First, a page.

Environment Minister Rory Stewart and Permanent Secretary Clare Moriarty have visited the New Forest to see the considerable benefits wetland restoration is bringing to the area.
They visited the stream at Fletchers Thorns, which was straightened in Victorian times to quickly drain this part of the Forest. This straightening created unseen problems for wildlife habitats through increased erosion of the river banks.
Through Higher Level Stewardship (HLS) funding the original meanders were identified and reinstated with the straightened section being in filled and returned back to Forest. The stream is now back to its original course and interacting naturally with its floodplain, benefiting this internationally-important wetland habitat.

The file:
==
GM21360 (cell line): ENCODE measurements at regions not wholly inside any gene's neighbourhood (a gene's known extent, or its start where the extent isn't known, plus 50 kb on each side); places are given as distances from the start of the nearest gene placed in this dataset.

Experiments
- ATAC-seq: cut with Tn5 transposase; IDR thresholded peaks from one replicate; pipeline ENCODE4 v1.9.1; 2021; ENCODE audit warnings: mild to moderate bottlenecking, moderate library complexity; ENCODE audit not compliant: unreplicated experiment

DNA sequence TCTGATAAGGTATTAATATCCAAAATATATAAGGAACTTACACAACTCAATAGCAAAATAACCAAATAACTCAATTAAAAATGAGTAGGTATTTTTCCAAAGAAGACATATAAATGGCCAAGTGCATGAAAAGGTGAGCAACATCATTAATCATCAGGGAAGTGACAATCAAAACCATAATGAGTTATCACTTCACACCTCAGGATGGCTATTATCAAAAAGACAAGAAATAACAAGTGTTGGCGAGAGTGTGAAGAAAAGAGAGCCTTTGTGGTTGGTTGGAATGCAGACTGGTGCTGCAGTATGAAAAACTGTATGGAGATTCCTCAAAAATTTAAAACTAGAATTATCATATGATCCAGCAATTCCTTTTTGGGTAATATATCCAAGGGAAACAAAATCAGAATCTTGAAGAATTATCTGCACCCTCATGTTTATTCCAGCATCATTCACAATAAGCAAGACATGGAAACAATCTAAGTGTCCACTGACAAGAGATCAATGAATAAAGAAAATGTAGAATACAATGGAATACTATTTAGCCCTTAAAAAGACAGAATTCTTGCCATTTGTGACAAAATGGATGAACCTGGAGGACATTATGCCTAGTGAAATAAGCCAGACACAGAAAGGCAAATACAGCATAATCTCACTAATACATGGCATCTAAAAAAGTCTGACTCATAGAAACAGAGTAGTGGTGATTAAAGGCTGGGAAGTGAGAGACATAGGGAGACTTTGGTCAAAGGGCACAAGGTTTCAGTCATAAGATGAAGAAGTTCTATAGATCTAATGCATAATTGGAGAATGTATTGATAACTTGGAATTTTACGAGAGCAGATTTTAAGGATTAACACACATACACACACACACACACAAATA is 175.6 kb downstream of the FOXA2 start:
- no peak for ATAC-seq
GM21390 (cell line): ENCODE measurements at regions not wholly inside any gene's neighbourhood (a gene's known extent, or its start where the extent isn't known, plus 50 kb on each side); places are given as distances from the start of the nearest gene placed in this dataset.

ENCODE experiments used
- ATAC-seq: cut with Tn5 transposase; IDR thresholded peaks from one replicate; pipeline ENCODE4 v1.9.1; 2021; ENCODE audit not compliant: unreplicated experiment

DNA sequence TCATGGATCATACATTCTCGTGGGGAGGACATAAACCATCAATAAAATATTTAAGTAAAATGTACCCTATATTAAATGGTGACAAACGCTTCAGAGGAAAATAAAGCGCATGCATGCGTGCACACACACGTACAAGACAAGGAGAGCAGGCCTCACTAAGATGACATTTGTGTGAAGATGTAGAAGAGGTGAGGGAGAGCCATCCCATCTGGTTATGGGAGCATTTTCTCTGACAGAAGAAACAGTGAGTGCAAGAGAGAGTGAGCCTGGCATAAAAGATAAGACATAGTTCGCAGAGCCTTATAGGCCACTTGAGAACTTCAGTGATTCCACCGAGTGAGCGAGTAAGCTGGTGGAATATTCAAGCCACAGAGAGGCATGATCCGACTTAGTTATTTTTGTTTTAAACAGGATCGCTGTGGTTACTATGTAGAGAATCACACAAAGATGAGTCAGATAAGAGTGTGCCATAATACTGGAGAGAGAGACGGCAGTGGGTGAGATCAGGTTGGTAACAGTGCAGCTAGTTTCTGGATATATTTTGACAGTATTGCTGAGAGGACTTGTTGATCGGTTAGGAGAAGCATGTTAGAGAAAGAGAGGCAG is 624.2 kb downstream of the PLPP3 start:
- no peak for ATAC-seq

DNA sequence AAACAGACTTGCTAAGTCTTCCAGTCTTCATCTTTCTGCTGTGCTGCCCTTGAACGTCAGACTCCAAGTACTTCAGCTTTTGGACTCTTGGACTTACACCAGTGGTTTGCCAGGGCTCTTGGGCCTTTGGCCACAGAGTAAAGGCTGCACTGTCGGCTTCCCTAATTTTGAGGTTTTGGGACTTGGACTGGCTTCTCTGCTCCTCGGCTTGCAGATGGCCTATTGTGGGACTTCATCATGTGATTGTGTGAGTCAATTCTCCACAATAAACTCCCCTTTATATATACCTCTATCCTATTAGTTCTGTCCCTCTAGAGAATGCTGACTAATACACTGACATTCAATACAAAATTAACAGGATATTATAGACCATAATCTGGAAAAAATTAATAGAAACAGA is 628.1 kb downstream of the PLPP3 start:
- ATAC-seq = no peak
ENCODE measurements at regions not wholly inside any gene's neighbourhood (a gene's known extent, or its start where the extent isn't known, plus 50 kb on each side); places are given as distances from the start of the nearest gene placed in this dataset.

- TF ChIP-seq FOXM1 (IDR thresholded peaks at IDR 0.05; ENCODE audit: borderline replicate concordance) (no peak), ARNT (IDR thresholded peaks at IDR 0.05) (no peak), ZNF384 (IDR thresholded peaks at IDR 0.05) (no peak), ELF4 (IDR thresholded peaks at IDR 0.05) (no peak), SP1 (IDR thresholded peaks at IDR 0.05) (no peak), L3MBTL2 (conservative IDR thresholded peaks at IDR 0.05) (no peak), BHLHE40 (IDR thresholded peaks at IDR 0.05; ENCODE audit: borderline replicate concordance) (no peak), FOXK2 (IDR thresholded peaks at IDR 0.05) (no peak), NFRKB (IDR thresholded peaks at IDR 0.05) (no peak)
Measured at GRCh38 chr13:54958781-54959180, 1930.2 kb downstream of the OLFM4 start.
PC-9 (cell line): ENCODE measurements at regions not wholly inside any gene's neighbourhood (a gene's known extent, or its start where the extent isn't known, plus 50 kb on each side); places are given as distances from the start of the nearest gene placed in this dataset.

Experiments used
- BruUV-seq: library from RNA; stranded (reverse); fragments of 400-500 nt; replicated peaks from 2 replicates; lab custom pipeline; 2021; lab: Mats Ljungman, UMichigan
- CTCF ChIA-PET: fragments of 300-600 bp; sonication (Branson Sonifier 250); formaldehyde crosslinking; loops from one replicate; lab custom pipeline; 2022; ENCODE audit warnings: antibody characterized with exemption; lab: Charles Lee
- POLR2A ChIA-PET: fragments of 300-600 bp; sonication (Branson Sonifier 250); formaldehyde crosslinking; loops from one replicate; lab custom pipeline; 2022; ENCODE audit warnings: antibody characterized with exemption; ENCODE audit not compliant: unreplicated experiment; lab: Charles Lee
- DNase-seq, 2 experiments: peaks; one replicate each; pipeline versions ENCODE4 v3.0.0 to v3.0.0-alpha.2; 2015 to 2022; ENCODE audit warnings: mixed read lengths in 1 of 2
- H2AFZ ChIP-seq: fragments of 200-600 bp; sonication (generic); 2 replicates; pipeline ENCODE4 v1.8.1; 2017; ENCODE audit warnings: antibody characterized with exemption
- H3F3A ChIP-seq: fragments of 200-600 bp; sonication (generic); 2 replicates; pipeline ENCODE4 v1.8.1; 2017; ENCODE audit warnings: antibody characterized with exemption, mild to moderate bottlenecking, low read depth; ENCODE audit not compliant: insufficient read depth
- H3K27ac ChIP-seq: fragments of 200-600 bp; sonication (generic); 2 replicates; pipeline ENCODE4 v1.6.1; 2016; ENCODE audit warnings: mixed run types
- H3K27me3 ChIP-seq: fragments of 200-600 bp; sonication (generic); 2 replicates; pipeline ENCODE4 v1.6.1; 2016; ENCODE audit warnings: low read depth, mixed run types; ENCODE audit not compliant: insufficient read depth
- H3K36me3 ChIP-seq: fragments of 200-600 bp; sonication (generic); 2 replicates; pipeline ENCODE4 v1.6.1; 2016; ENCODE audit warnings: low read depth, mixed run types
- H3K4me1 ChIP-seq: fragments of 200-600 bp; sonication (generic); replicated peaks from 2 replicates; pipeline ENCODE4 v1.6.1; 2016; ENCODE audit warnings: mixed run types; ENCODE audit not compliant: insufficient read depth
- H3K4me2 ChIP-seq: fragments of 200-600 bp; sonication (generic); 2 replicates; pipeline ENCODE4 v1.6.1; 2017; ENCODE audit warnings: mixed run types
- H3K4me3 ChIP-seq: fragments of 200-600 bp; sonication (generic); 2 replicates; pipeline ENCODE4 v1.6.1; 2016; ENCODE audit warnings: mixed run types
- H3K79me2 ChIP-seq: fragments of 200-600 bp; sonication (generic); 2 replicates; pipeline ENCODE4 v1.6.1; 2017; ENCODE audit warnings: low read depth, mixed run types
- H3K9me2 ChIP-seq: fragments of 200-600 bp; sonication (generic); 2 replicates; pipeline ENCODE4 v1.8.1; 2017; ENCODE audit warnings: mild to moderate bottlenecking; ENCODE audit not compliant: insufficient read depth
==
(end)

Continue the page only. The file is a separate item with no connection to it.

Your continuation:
This site is part of a wider scheme of river restoration in the New Forest that has seen nine miles of drainage channels, first artificially straightened by the Victorians, restored to more natural stream systems. This work also slows water flow, benefiting precious habitats and helping to reduce downriver flood risk.
The New Forest Higher Level Stewardship Scheme (HLS) is a 10-year, multi-million pound agreement with Natural England and is managed by a partnership comprising the Verderers, the Forestry Commission and the New Forest National Park Authority.
Watch the video below to find out more about the restoration work at Fletchers Thorns.